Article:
Verizon's bid has the support of the Communications Workers of America as well as community, business and political leaders from more than 50 organizations. In addition to chambers of commerce, these supporters include business leaders, and representatives from organizations that provide services to the state's minorities, the elderly and the disabled.
In December 1999, Verizon (then Bell Atlantic) became the first Bell company to gain FCC approval to offer long-distance service in its own service area when it won federal approval for New York, enabling the company to provide one-stop shopping for domestic and international telecommunications services to all its customers there. Earlier this year, the company received FCC permission to provide long distance in Massachusetts, Connecticut and Pennsylvania. Verizon also has a long-distance application seeking long-distance approval for Rhode Island pending at the FCC. The commission will rule on that application by Feb. 24.
Tauke said the company is following the same process in New Jersey that it has used in several other states. He noted that in the filings in New York and Massachusetts, the state commissions did not render an opinion until after the company filed with the FCC. "This filing is very much in line with the normal legal process. The record is complete in New Jersey, and that's when we have filed in every other state."
The company notified the board on Sept. 5 that it planned to file with the FCC in 90 days. "We said all along that we planned to file this month," Bone said. "Verizon by law deserves approval, but more importantly, New Jersey consumers deserve the benefits of full competition."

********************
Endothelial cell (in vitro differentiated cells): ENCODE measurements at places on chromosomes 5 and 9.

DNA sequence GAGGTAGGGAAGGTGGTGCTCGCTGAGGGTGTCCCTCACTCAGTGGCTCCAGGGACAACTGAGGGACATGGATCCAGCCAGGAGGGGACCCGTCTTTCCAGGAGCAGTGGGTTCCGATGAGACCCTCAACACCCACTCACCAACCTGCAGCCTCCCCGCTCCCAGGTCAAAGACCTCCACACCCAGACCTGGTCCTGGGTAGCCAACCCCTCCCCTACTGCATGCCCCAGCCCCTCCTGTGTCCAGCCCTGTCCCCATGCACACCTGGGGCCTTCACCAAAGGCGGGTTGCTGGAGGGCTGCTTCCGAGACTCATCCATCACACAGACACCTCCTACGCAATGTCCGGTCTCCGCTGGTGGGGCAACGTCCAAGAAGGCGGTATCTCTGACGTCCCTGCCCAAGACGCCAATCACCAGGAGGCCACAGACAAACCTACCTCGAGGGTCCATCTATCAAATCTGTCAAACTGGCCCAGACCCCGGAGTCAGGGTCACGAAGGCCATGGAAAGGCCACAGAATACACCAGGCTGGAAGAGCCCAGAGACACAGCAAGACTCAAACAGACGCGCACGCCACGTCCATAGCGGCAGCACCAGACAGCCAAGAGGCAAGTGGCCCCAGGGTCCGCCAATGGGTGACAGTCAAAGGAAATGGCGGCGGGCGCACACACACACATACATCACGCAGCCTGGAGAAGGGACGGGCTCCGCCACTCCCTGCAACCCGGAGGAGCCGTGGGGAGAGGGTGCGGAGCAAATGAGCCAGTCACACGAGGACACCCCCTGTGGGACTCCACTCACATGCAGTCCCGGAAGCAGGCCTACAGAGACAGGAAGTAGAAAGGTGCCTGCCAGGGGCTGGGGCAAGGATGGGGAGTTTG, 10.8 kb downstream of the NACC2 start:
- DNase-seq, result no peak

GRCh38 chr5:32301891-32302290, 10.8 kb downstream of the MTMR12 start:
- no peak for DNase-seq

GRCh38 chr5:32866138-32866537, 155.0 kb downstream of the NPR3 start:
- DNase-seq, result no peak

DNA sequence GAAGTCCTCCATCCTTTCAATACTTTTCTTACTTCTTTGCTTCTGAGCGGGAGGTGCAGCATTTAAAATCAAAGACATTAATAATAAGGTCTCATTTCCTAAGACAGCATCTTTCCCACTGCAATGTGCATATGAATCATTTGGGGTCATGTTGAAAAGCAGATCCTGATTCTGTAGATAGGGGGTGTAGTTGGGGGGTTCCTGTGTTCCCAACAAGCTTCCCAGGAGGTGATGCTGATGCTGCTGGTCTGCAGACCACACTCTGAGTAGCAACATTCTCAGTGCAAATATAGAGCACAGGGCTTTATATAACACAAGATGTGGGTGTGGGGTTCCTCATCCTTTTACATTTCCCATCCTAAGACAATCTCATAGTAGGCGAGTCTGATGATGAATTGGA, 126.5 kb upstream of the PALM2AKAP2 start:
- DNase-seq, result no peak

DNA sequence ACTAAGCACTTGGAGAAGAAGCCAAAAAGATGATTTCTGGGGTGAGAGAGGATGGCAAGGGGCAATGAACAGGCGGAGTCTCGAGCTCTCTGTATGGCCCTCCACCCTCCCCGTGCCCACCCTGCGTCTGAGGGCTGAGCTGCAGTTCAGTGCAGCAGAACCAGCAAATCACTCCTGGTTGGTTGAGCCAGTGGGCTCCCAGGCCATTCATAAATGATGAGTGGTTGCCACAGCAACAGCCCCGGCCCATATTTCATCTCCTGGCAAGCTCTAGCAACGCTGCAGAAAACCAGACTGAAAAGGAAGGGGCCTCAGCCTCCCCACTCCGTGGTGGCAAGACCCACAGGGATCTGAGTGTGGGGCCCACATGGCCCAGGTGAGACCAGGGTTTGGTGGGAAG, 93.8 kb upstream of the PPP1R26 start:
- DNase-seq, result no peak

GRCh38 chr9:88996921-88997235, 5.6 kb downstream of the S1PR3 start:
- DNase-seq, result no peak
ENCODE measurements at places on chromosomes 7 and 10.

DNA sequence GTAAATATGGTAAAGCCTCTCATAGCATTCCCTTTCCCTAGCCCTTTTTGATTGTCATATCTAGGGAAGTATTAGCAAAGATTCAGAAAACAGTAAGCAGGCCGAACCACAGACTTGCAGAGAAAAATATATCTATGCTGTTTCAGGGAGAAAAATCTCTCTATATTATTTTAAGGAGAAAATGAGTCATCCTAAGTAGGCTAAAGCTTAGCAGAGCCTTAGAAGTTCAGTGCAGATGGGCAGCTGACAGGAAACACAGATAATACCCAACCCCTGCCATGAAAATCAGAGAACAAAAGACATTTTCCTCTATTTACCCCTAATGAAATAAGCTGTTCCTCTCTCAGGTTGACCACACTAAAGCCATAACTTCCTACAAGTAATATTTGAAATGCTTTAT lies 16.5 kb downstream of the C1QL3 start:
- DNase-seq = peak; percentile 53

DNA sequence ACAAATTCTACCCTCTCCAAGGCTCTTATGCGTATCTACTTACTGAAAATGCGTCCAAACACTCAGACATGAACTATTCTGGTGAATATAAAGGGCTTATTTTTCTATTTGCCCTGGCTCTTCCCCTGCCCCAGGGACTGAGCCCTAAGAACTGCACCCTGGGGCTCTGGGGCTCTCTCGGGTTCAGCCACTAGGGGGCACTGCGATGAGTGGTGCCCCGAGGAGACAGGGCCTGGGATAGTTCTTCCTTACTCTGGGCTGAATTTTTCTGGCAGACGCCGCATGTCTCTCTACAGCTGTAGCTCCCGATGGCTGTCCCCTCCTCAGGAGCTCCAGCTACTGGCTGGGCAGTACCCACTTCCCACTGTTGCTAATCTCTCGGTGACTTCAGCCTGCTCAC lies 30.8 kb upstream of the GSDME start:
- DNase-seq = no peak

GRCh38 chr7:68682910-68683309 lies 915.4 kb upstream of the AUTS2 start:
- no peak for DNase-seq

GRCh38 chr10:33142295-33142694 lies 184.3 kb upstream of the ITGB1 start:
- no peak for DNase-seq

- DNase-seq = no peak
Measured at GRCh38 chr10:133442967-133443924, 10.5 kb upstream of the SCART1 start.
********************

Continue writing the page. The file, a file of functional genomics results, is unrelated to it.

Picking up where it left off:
Today's filing demonstrates in great detail that Verizon has met the 14-point competitive checklist with:
- More than 160 agreements allowing competitors to interconnect with Verizon's network to offer alternative telecom services;
- More than 560,000 local phone lines are served by competitors;
- About 100 active competitive local exchange carriers (CLECs);
- Nearly 90 percent of Verizon's residential lines and more than 94 percent of Verizon's business lines can be accessed by competitors through arrangements in which their equipment is collocated in Verizon's switching offices;
- A grade of "A-plus" for on-time performance (95 percent or better) based on BPU approved-measures for providing a variety of services for CLECs, including interconnection trunks, arrangements to physically locate competitors' equipment in Verizon's facilities, leased switched lines, stand-alone lines, changes in customers' lines from one carrier to another, installation appointments for DSL-capable lines, and installation of resale orders.
Other Northeast states have wholesale rates comparable to those in New Jersey before the board slashed them on Nov. 20. "Competition in these other states has grown," said Bone. "The only difference in New Jersey is that the board here has set the retail rate for basic residence service at the lowest level in the nation. That means all carriers make their profits from packaging basic residence service with optional features.
"Even with the lowest basic retail rate in the nation, those who want to compete can," Bone said. "Local competition has blossomed in other Northeast states where Verizon competes with the long-distance companies. The same thing will happen here."
Verizon Long Distance is the fourth-largest long-distance service provider in the country, serving some 7 million customers in 40 states.
To learn more about Verizon Long Distance visit www.verizon.com/njld.